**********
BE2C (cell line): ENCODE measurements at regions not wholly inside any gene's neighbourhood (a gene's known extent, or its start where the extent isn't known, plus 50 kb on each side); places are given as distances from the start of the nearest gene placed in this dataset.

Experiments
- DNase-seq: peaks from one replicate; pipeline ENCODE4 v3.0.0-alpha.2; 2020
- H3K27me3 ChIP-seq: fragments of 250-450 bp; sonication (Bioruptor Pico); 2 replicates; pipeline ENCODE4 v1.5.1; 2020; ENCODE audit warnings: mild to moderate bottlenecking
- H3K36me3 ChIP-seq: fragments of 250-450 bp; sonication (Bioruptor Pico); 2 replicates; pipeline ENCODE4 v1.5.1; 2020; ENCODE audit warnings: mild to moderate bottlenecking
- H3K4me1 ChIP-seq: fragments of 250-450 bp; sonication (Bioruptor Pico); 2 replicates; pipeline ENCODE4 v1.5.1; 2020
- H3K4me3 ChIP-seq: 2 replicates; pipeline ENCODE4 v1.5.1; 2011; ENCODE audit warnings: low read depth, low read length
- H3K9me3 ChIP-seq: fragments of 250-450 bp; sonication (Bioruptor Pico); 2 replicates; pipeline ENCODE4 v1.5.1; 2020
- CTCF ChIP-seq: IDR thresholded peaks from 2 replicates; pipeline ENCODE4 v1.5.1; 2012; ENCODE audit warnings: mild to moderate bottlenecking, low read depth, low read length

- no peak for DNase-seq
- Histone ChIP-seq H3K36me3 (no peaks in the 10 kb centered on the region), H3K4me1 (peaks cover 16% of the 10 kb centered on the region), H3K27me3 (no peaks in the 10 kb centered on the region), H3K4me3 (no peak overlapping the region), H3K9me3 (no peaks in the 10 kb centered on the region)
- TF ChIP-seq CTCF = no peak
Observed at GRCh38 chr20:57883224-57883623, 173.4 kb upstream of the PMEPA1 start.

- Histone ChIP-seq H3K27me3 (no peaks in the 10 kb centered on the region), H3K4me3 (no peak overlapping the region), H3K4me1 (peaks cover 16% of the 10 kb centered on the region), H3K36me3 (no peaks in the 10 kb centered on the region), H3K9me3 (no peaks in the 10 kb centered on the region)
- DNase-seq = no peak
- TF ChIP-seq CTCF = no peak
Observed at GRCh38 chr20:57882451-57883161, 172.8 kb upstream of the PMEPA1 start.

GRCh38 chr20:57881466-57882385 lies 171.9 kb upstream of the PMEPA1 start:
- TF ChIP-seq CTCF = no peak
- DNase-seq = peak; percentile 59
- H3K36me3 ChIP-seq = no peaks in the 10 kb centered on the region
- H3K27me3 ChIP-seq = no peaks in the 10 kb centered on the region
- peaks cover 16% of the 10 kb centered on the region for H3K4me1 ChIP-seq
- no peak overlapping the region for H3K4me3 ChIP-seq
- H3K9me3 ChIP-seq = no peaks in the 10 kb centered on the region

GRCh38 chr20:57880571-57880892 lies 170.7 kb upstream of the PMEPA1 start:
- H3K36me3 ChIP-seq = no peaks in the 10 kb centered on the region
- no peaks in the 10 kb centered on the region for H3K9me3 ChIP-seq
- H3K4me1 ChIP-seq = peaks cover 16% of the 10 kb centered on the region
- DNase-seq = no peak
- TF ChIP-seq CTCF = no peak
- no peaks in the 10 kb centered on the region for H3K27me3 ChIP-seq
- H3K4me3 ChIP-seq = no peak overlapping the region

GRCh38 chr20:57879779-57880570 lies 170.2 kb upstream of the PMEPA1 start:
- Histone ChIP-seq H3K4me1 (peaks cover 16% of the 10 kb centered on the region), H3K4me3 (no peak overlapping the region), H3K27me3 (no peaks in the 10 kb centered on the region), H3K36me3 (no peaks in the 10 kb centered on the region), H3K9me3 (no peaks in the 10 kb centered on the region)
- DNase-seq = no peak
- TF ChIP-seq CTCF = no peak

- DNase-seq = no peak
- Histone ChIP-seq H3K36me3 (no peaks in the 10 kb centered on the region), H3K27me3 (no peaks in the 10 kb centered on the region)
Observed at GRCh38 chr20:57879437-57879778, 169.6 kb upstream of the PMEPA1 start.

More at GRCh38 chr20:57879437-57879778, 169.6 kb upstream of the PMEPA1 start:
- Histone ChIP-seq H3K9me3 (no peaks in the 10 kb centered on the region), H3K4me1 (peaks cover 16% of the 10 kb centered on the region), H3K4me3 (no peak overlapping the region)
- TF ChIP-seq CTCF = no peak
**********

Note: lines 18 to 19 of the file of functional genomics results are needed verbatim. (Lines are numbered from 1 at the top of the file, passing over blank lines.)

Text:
GRCh38 chr20:57881466-57882385 lies 171.9 kb upstream of the PMEPA1 start:
- TF ChIP-seq CTCF = no peak